Friday’s edition of Wealth Matters in the New York Times told us about the children of rich people. Turns out that if you are rich enough, instead of just relying on your spouse, you can hire somebody to tell you what a lousy parent you are.
One of the several intriguing things about Wealth Matters is that the author apparently doesn’t know any rich people, or at least none that will allow him to quote them. Instead, the columns seem to be written based on talking to people who talk to rich people. Or so they claim.
Sources for this week’s installment include a partner at a consultancy called Relative Solutions which "works with family businesses" and a partner at "BBR Partners, an adviser to ultra-high-net-worth clients." I suppose that both are keen to be quoted because they hope potential clients will read the column. I’m not sure that’s a sound business strategy.
What these advisors to the rich reveal is that if you’ve got so much money that your kids will never need to work for a living, it is hard to get them to work for a living. Good to know.
The Millionaire Next Door discussed this problem, sorta. It spilled a lot of ink on the dangers of giving your kids money. I think the subtext was that if you give the money away you won’t have it anymore, and that is a bad thing, but the authors also went on at length about the crippling effects of unearned money.
On the other hand, Wealth Matters seems to be swimming against the popular personal financial wisdom tide. Don’t rich parents habitually pass on the secrets of the ways of money to their offspring? And how can it be that there are consultants to help the rich deal with money issues like these? Didn’t they get rich because they are skilled at such things?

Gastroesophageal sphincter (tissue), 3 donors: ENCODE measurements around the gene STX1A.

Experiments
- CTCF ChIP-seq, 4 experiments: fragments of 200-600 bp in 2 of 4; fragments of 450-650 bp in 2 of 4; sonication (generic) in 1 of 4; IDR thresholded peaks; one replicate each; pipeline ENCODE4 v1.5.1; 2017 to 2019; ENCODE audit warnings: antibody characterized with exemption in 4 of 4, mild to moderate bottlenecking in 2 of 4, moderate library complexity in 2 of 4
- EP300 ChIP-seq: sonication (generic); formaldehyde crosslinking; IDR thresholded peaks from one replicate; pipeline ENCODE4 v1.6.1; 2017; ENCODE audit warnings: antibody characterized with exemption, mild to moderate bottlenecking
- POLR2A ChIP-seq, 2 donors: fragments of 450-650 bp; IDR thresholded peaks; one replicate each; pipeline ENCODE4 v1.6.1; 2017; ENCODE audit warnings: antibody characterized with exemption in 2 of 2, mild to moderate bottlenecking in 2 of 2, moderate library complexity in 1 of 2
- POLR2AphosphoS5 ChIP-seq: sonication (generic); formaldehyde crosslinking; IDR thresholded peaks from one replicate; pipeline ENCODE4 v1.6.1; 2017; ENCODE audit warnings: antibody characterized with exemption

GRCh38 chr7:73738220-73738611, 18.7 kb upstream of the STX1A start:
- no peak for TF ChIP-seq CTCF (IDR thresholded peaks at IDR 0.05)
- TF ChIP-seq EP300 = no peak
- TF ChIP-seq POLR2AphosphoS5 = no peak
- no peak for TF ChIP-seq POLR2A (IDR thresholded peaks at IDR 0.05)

When I was growing up I knew a kid who worked every summer in high school, doing the sort of just-above-minimum-wage jobs you’d expect an earnest teenager to do. Most the rest of us weren’t so earnest. One day this guy mentioned how annoying it was that he got to keep less than half of what he earned.
It hadn’t really occurred to me until he brought it up, but this kid’s family was quite rich. He had a trust fund that put him into the top tax bracket, which in those days was north of 50%. Nevertheless, his parents made him go out and get a job every summer, because it was the right thing to do.
When I was young I thought this was an example of great parenting. Now I am not so sure. Granted, my kids are in absolutely no danger of not having to work for a living as adults, so for me this is merely an academic question. (As it is, I suspect, for just about all readers of the Wealth Matters column.)
Idealistic notions of work as personal fulfillment aside, just about everybody works for the money. Some of us may not be making as much as we possibly could, preferring to do something a little more pleasant or fun than the income-maximizing job, but I don’t know anybody who would keep doing what they do if they weren’t paid to do it, even if they didn’t need the money.
Is training your children to believe that working every day is the right thing to do, even if you don’t need to, a good idea? I’m not so sure. Raising them to think that work is not about money seems like begging them to make poor career choices later on. And teaching them that they never need to worry about money when, like just about everybody else, they most certainly do, is a disaster waiting to happen.
Like most parenting issues, my take on this is to avoid over-thinking it. Money and work are what they are. With age-appropriate details, I plan to tell my kids the facts as I know them. Here’s where the money comes from, there’s where it goes. If you want to live well, expect to work hard. They’re bright kids. They’ll figure it out.
[Photo William Helsen]